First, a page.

Wolfenden, Freda; Umar , Abdurrahman ; Aguti , Jessica and Abdel Gafar, Amani
Using OERs to improve teacher quality: emerging findings from TESSA.
In: Sixth Pan Commonwealth Forum on Open Learning, 24-28 Nov 2010, Kochi, India .
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Recent UNESCO EFA reports draw attention to the importance of teacher quality for improving pupil achievement in schools (UNESCO 2009, 2010). The TESSA international consortium (Teacher Education in Sub Saharan Africa) is developing a practical and scalable response. TESSA - Africa’s largest teacher education network, is focused on the creation and use of Open Educational Resources (OERs) to improve the quality of, and extend access to, school based teacher education at scale (Wolfenden, 2008).
Since 2006 the TESSA consortium has collaboratively produced an extensive bank of original highly structured OERs to support the development of teachers’ classroom practices. These activity-based TESSA OERs have been adapted and localised to a number of different cultural contexts and are now available in over 12 versions through the TESSA web space (www.tessafrica.net).
Through 2008-10 over 300,000 teachers across 10 countries in Sub Saharan Africa will engage with the TESSA OERs. Many of these teachers are on formal courses and programmes – Certificate, Diploma, BEd, but others use TESSA OERs to support informal learning in their school and district (Thakrar et al, 2009).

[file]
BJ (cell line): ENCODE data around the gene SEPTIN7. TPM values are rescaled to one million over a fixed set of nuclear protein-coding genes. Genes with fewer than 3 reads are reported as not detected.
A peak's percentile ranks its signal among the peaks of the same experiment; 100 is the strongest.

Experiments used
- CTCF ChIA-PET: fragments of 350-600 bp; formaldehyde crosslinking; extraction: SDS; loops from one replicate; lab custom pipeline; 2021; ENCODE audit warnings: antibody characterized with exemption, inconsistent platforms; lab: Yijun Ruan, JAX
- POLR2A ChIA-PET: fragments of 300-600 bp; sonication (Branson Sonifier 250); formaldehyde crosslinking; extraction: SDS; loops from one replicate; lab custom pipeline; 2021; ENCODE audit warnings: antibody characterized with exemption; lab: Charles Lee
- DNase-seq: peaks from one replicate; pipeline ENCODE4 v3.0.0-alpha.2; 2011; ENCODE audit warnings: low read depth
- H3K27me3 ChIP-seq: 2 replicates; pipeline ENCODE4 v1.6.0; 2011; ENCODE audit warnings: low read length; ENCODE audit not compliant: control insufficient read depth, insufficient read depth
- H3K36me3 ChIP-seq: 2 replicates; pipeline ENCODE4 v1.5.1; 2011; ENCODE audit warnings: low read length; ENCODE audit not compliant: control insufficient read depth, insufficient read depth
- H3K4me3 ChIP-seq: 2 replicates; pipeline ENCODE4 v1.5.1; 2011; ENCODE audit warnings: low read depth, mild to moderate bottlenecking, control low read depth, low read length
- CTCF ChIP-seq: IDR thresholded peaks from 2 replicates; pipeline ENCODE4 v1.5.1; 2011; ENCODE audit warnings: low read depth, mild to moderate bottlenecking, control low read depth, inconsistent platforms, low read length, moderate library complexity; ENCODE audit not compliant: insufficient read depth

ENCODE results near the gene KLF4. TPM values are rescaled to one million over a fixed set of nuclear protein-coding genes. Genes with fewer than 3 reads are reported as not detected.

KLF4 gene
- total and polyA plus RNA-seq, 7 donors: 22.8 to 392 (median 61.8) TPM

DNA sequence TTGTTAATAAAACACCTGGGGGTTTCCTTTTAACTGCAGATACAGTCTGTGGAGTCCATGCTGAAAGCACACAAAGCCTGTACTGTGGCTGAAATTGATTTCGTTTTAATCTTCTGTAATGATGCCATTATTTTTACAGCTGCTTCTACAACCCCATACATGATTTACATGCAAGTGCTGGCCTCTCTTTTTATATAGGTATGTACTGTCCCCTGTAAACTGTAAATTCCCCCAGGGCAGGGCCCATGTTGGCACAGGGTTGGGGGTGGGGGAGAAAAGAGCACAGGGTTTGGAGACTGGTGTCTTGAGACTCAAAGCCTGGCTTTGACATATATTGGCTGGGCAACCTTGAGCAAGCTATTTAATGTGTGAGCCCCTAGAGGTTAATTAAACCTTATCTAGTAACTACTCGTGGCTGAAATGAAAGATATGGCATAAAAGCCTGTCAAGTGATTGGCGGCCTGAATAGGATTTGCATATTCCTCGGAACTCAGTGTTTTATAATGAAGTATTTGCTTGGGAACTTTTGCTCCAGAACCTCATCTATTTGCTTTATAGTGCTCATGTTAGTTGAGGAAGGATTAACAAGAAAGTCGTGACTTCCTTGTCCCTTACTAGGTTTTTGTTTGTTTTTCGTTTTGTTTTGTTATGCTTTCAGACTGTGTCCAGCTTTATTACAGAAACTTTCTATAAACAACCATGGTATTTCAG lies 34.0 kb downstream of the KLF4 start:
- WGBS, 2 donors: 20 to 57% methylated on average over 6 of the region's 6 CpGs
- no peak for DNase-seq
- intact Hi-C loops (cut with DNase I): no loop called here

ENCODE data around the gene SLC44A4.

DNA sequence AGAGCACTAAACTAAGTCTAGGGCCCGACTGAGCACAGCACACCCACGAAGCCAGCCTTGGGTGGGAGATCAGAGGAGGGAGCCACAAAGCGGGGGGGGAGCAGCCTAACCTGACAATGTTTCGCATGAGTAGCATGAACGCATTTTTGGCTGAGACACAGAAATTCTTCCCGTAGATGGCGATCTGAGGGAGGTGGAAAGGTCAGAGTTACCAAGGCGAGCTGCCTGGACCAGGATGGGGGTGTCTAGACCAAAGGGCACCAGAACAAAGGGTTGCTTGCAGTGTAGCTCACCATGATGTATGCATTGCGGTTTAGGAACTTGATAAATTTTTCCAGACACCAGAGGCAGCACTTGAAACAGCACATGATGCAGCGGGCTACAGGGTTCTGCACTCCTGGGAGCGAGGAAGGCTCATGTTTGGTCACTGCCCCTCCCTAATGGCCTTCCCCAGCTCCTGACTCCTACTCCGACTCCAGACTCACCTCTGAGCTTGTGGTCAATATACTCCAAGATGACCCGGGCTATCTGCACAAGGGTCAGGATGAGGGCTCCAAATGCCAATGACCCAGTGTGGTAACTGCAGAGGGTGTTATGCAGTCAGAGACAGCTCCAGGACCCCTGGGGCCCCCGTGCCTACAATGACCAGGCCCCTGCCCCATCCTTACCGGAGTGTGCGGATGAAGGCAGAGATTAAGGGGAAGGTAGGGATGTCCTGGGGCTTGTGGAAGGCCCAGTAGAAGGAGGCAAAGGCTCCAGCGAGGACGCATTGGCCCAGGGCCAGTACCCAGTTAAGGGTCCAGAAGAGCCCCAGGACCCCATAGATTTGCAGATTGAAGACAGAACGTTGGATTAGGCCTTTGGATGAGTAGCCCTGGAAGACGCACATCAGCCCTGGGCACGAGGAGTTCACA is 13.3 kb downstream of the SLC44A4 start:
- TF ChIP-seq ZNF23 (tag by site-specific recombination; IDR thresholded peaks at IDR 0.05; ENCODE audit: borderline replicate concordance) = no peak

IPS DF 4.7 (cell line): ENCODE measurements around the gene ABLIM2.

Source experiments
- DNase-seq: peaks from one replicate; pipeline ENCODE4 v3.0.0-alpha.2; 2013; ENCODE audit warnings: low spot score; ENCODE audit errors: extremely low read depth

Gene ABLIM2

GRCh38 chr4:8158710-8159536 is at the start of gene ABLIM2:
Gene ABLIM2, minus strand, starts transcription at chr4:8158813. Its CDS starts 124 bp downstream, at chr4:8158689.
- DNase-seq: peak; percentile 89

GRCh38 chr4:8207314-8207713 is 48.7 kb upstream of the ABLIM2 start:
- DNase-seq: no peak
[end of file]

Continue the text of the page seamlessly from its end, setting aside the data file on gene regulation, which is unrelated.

Information and data has been collected from TESSA consortium institutions (10) on the use of the TESSA OERs; research instruments include classroom observation, participant photograph and large scale surveys. Following analysis of this data we report on:
• the different models and methods of access, selection and integration of the TESSA OERs;
• factors that have influenced these;
• changes in teachers’ classroom practices (planning for teaching, range of teaching strategies employed, use of resources and reflective thinking) and motivation.
Particular dimensions will be illustrated through case studies from the Open University of Sudan and a range of institutions in Uganda.
The paper concludes by highlighting the implications of the findings on the use of the OERs for teacher education institutions and the TESSA consortium’s future plans and activities.
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